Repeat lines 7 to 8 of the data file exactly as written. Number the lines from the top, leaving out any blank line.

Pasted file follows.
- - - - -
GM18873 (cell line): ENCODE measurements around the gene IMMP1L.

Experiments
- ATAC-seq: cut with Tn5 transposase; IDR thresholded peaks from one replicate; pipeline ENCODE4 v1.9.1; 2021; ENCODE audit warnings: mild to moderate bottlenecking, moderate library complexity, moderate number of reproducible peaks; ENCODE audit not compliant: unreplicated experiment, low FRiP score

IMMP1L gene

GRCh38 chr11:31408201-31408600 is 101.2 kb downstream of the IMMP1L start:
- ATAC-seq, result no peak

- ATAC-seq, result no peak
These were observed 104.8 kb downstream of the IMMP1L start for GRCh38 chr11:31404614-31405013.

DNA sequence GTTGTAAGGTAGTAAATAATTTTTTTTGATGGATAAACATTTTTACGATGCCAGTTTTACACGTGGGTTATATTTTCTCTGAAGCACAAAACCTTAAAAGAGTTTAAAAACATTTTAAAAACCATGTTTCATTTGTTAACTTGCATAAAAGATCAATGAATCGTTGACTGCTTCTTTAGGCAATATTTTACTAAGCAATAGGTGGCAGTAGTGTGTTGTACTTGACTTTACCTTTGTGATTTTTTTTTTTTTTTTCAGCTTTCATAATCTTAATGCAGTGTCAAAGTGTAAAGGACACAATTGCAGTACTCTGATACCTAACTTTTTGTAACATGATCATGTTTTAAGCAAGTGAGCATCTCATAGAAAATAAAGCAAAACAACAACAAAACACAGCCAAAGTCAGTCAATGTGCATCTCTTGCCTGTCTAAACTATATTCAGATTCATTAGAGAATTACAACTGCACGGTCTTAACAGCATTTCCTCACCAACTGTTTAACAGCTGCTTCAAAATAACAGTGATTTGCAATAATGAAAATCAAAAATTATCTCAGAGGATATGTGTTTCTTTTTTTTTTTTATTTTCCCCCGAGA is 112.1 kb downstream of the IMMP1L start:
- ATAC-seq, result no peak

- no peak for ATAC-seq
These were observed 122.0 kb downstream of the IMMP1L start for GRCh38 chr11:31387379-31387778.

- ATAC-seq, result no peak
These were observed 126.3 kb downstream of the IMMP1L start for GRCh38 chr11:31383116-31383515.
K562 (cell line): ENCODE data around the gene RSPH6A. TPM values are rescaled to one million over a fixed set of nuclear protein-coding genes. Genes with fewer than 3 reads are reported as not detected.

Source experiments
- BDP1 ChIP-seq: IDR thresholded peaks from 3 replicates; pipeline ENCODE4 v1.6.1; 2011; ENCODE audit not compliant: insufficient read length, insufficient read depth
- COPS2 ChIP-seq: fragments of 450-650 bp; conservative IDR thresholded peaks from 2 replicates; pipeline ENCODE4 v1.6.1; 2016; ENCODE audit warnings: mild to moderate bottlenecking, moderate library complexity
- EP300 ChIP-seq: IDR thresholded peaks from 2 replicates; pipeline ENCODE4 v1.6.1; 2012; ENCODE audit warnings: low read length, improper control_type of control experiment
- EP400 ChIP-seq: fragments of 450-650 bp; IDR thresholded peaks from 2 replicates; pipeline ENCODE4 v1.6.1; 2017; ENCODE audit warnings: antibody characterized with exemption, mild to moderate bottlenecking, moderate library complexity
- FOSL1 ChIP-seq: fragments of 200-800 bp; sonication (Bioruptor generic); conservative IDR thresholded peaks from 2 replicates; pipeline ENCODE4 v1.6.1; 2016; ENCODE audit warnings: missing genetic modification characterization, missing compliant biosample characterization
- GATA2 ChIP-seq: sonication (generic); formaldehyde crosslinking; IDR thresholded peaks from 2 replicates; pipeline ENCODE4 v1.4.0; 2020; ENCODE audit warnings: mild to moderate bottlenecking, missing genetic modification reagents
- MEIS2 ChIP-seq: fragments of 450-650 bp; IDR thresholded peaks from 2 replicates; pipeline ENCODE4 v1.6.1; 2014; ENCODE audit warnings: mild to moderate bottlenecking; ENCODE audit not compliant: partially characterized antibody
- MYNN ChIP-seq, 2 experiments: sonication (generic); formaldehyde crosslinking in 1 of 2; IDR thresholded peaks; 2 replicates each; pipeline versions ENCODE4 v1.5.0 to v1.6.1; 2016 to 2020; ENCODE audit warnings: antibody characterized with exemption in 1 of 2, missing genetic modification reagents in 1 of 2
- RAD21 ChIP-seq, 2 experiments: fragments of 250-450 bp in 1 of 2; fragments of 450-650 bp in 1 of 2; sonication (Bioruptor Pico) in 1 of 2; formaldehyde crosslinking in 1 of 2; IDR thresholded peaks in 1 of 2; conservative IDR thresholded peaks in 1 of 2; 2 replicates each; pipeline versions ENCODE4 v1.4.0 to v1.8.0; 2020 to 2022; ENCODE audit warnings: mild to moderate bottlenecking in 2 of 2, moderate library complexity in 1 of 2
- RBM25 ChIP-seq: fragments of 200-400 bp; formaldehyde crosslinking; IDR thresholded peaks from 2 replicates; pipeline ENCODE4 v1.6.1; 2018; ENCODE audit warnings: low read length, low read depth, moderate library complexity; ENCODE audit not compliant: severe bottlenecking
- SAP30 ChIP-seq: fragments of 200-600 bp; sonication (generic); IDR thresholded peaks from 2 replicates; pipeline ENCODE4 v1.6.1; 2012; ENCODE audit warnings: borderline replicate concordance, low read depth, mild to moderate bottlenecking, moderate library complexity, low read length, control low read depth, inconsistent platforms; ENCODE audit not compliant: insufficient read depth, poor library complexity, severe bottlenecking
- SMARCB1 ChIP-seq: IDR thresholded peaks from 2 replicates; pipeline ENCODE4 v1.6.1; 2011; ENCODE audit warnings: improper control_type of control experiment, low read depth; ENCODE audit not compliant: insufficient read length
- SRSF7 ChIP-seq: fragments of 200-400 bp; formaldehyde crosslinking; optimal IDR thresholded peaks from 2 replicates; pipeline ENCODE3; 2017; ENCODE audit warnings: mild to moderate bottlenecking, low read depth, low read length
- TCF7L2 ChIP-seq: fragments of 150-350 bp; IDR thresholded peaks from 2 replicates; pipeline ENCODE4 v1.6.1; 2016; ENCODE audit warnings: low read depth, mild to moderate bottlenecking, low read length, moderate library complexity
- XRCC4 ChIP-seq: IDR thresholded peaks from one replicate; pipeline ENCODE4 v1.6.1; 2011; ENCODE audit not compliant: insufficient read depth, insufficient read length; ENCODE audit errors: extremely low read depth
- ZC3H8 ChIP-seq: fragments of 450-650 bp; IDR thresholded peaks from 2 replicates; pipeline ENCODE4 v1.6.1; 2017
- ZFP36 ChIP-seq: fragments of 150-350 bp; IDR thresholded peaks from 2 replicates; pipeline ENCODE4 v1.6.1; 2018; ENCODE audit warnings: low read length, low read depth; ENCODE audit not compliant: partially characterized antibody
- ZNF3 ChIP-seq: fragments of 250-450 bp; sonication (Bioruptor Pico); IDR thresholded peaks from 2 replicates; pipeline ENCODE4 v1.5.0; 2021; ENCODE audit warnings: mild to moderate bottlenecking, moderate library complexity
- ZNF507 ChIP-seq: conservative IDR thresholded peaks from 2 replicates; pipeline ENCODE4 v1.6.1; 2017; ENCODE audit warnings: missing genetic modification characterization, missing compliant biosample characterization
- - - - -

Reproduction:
- ATAC-seq, result no peak
These were observed 104.8 kb downstream of the IMMP1L start for GRCh38 chr11:31404614-31405013.